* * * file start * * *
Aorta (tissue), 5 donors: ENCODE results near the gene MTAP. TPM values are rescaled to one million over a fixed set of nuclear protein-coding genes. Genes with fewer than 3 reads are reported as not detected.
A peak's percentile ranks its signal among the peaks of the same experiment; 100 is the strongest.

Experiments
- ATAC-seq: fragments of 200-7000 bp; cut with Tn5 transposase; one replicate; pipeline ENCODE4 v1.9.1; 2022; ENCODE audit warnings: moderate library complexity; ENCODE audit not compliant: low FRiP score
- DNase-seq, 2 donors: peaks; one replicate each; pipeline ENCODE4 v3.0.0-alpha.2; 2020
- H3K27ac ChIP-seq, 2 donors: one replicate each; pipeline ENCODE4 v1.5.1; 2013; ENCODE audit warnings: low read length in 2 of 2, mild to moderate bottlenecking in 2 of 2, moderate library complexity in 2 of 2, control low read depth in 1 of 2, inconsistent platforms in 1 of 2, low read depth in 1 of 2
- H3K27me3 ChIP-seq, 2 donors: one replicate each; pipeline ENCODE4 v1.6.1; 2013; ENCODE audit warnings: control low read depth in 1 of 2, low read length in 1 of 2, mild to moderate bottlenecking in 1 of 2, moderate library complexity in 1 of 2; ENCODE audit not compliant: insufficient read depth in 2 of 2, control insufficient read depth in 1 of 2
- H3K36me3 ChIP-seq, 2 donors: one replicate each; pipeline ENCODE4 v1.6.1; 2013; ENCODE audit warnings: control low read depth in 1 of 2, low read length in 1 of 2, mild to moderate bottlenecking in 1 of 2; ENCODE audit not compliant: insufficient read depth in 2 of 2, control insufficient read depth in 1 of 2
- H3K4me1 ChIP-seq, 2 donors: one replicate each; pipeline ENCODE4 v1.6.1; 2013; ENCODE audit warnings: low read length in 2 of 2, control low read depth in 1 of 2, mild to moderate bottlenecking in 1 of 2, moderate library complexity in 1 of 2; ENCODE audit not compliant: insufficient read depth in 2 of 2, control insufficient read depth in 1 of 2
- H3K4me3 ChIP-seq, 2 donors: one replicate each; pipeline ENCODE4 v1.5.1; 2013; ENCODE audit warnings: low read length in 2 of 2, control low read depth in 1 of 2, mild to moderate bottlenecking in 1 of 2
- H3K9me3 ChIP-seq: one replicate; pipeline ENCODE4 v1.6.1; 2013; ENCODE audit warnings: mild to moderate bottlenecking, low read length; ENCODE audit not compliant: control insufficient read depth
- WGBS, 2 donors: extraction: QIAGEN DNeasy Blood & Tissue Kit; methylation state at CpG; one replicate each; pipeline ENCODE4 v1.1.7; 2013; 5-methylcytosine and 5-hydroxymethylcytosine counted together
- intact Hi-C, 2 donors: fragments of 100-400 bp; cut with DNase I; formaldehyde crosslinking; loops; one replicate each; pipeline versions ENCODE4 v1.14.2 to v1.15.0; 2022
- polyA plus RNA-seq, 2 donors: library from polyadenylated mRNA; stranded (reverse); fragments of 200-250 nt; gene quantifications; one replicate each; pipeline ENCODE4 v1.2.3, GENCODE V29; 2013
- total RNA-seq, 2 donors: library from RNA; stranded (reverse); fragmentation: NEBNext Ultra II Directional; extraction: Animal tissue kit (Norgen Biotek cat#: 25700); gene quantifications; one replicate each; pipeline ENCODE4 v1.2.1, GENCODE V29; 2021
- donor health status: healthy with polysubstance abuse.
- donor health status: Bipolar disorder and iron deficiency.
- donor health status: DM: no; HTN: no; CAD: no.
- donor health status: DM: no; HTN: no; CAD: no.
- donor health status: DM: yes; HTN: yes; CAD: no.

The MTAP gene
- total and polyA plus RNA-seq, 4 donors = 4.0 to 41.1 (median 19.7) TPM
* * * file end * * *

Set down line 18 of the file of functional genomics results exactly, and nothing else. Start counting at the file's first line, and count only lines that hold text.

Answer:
- donor health status: DM: no; HTN: no; CAD: no.